Mother Mathilda Beasley, a pioneering African American nun from Savannah, Georgia, is getting some extra recognition in her adopted home state. The Savannah College of Art and Design (SCAD) will be adding her portrait to the wall of Arnold Hall, along with nine other prominent women who made a difference in the state.
Born into slavery in New Orleans in 1832, there is no record of how she gained her freedom. But the website GeorgiaWomen.org offers important biographical information:
You can read more about Mother Beasley here.
In the 1880s, Mathilda became a pioneer within the Catholic Church when she went to England to train as a Catholic nun. Upon her return to Savannah she became known as Mother Mathilda, and later Mother Beasley, and Georgia’s first African-American nun. Mother Mathilda donated her husband’s estate to the Sacred Heart Catholic Church of Savannah in order to establish an orphanage, the St. Francis Home for Colored Orphans, the first facility of its kind for African-American girls. Originally located near the Sacred Heart church, the orphanage started taking girls in 1887 and was moved in the late 1890s to East Broad Street, the site of the newly erected St. Benedict’s Parish. Though it has been speculated that Mother Mathilda donated her estate to atone for her late husband’s financial gain from slavery, the very institution that she was born into and later escaped from, it has not been proven that was her motivation. However, with her pure heart and willingness to sacrifice for others, it would not be surprising if this was true.
Mother Mathilda founded the Third Order of St. Francis in 1889, Georgia’s first group of black nuns. During this time, the orphanage faced financial troubles and arson attacks and Mother Mathilda did not hesitate to do whatever she could to keep the orphanage going, including fundraising and taking in sewing to support her cause. She operated the orphanage until her death at age 71 on Dec. 20, 1903, when she was found in her private chapel with hands clasped and stretched towards a statue of the Blessed Virgin and her shroud and burial garments folded neatly with her last will and testament placed on top.
Mother Beasley devoted herself to bettering the lives of others in spite of great difficulties and her sacrifices improved conditions for the African-American population in Savannah. Her work continues through the Mother Mathilda Beasley Society, which was established to promote programs and awareness of African-American contributions within the church, and Savannah has commemorated her life with a park bearing her name and a roadside marker listing her accomplishments.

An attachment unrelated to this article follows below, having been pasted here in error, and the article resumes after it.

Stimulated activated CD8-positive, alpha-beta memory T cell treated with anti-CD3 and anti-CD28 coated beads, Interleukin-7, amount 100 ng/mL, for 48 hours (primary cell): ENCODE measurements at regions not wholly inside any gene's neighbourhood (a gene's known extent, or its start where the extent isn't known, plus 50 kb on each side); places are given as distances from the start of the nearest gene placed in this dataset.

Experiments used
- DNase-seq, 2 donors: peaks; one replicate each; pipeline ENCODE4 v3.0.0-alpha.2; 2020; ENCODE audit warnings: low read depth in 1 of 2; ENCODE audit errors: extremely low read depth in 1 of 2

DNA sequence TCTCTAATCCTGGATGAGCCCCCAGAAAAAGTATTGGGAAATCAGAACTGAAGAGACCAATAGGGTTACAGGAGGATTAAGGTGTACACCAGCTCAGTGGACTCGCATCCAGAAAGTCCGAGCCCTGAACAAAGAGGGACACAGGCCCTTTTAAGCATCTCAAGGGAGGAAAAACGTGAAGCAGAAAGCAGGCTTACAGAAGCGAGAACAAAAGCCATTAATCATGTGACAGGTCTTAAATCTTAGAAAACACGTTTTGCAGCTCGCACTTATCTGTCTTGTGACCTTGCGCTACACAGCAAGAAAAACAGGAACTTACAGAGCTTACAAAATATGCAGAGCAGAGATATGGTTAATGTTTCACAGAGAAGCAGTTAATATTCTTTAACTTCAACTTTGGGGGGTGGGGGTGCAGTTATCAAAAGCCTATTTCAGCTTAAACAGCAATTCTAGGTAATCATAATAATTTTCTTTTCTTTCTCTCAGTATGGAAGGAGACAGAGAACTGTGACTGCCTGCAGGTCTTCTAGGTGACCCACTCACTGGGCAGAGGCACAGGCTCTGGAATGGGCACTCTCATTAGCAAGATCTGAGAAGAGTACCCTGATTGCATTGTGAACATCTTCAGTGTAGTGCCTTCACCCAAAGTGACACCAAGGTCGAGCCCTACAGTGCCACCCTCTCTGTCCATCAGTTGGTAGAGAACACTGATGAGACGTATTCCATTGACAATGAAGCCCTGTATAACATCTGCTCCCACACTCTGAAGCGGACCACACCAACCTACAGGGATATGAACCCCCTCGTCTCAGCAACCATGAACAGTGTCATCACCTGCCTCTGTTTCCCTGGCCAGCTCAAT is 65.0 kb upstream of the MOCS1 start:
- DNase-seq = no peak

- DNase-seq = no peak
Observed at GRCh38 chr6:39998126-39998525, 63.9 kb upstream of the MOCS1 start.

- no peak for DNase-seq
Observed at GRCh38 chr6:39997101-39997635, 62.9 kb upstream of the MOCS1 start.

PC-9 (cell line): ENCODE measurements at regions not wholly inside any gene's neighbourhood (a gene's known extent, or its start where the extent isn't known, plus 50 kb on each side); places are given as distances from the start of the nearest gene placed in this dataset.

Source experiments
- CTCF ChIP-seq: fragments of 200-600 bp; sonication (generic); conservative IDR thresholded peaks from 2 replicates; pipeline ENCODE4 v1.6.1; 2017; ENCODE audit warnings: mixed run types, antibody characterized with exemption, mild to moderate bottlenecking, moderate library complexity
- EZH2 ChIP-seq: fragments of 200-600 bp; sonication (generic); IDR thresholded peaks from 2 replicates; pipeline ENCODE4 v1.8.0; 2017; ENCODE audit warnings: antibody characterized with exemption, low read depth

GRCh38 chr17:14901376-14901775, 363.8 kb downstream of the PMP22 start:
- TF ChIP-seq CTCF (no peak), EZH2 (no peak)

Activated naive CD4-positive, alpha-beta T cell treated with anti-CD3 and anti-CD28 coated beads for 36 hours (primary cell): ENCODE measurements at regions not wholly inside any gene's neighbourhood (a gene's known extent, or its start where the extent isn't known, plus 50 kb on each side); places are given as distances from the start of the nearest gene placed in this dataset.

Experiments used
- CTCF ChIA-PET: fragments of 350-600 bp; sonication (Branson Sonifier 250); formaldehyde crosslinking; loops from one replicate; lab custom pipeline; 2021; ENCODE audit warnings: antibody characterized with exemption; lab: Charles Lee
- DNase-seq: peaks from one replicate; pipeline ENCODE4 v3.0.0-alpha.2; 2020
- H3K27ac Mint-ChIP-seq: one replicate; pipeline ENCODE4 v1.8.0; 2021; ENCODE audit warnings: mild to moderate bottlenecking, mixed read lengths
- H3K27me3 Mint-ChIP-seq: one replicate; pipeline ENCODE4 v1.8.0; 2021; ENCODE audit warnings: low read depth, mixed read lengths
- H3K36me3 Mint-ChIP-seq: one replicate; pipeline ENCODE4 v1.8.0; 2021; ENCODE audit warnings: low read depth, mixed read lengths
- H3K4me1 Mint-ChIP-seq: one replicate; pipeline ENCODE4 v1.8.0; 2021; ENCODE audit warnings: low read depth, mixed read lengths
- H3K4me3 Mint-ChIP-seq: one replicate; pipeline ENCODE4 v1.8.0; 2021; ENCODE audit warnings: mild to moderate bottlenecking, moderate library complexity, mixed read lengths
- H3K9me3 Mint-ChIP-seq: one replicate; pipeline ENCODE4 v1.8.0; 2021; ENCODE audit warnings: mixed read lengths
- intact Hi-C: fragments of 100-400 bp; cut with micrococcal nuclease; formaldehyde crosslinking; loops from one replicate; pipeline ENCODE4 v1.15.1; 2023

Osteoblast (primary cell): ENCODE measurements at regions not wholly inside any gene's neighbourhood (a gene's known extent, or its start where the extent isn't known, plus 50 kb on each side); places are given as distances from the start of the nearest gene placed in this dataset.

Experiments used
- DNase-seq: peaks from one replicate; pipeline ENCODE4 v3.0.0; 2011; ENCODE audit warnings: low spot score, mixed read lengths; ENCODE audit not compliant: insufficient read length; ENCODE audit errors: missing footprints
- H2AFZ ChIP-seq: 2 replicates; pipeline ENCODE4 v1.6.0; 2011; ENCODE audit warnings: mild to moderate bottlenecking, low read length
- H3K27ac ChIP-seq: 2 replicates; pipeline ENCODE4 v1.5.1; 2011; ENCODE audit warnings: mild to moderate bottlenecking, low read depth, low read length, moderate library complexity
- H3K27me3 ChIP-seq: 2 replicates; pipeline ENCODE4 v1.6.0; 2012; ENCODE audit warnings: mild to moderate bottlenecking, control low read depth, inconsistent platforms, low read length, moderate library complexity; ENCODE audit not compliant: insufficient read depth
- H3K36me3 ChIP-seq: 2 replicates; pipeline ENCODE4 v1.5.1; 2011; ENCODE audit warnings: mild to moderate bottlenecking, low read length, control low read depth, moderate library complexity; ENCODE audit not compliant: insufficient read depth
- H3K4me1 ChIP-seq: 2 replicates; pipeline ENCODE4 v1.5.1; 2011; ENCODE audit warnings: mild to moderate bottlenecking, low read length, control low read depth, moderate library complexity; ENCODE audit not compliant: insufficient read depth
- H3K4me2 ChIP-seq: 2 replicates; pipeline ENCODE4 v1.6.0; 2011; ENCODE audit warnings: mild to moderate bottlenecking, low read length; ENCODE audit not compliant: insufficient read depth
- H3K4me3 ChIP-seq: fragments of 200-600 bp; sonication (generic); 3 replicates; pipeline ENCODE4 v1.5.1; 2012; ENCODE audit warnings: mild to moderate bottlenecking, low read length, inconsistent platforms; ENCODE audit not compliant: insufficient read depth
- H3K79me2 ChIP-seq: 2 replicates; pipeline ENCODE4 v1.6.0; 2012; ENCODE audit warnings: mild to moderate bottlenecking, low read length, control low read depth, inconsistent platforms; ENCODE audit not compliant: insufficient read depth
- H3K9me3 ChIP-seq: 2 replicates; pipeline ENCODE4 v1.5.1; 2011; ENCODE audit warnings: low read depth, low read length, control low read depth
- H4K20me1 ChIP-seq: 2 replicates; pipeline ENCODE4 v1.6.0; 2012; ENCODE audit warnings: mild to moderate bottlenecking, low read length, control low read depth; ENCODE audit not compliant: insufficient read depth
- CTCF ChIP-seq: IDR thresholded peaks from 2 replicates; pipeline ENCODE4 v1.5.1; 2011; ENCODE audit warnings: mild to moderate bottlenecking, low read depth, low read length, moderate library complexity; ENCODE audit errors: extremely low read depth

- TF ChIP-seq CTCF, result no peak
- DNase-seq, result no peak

The SCAD honor was spearheaded by the college’s president and founder Paula Wallace. A press release explains:
The genesis of Wallace’s Savannah Women of Vision initiative, which elevates a traditionally underrepresented – and yet tremendously influential – demographic, can be traced to the 1930s’ Works Progress Administration mural featured in the historic Arnold Hall theater. The mural, a visual ode to the titans of Savannah’s history, is notable in its omission of women. This imbalance is especially disconcerting given studies that prove strong female leadership has a salutary influence on society as a whole.
By symbolically righting the historical record, Wallace adds ten paragons of civic virtue to whom students – men and women alike – can look for inspiration. The university will offer tours of the Women of Vision portrait installation in Arnold Hall to K-12 students and educators. A free curriculum guide provides historic context to the portrait installation.
As Wallace explains, “Savannah as we know it rests on the triumphs of its women — mothers, entrepreneurs, authors, patriots, philanthropists. I created the Savannah Women of Vision to illuminate trailblazers and their transcendent work, keeping their names and deeds not only in our hearts, but publicly acclaimed. These are our heroines.”
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